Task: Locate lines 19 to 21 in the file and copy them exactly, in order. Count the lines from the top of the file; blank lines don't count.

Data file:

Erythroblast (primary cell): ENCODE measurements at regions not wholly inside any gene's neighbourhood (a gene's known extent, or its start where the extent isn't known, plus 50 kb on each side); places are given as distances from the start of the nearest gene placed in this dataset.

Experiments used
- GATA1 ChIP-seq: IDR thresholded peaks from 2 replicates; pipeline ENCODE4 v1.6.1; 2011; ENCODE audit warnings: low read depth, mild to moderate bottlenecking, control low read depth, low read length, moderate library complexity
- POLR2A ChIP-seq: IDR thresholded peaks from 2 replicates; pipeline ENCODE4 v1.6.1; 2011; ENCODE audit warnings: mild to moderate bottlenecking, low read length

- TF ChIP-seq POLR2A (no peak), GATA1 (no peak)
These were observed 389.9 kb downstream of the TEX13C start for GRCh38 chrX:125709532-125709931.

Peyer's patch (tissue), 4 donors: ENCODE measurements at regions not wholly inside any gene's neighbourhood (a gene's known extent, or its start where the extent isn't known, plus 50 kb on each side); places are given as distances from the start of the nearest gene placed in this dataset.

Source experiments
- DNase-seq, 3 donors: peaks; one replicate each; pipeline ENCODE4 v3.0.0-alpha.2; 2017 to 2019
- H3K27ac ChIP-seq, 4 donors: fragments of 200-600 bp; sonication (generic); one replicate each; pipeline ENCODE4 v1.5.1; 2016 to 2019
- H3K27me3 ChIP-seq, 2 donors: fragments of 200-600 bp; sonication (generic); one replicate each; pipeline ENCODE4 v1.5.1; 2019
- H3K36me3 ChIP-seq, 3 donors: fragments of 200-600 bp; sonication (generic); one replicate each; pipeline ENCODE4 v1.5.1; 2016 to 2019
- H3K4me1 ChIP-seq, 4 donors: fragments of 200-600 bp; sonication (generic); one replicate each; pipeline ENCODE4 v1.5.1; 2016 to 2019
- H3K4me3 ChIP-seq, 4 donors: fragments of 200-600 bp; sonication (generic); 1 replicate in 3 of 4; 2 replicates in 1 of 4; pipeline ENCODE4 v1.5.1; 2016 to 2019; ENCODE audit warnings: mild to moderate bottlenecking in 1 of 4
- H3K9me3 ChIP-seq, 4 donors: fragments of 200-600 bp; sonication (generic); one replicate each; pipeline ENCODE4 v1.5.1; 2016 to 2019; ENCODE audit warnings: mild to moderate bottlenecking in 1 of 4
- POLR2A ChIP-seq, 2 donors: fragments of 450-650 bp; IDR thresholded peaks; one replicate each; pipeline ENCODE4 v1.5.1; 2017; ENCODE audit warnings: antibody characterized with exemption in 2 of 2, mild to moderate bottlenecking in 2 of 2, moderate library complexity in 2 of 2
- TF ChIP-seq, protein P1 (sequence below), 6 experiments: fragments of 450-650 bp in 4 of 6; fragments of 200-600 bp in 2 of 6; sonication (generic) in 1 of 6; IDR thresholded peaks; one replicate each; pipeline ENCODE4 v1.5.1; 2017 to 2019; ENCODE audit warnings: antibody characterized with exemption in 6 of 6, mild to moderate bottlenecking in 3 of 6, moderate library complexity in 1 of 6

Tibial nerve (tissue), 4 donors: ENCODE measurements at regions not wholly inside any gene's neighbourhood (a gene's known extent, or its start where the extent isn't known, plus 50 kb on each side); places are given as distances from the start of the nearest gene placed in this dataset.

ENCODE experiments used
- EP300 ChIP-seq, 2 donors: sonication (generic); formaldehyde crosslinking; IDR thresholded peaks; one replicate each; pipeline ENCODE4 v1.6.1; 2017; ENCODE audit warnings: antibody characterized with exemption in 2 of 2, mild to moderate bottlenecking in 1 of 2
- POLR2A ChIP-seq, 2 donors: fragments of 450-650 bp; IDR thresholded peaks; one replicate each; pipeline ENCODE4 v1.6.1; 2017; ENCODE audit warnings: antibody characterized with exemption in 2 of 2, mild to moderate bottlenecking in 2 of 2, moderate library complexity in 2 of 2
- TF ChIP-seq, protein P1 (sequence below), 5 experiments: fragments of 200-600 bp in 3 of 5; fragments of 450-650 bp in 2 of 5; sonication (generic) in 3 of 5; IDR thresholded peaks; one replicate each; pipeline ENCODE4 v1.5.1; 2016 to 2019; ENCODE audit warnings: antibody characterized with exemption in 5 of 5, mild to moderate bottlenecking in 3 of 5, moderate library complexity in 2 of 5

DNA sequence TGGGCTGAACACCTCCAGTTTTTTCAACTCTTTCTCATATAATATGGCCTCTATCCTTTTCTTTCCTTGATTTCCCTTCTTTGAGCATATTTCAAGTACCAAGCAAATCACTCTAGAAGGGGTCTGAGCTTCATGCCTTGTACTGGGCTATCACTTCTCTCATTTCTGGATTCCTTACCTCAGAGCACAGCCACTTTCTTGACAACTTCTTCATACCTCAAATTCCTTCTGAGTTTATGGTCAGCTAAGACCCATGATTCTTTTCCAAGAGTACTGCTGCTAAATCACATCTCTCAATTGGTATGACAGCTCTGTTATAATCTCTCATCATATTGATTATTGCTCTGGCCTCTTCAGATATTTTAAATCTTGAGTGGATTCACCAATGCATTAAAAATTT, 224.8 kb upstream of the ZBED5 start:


ENCODE experiments used
- EP300 ChIP-seq, 2 donors: sonication (generic); formaldehyde crosslinking; IDR thresholded peaks; one replicate each; pipeline ENCODE4 v1.6.1; 2017; ENCODE audit warnings: antibody characterized with exemption in 2 of 2, mild to moderate bottlenecking in 1 of 2
- POLR2A ChIP-seq, 2 donors: fragments of 450-650 bp; IDR thresholded peaks; one replicate each; pipeline ENCODE4 v1.6.1; 2017; ENCODE audit warnings: antibody characterized with exemption in 2 of 2, mild to moderate bottlenecking in 2 of 2, moderate library complexity in 2 of 2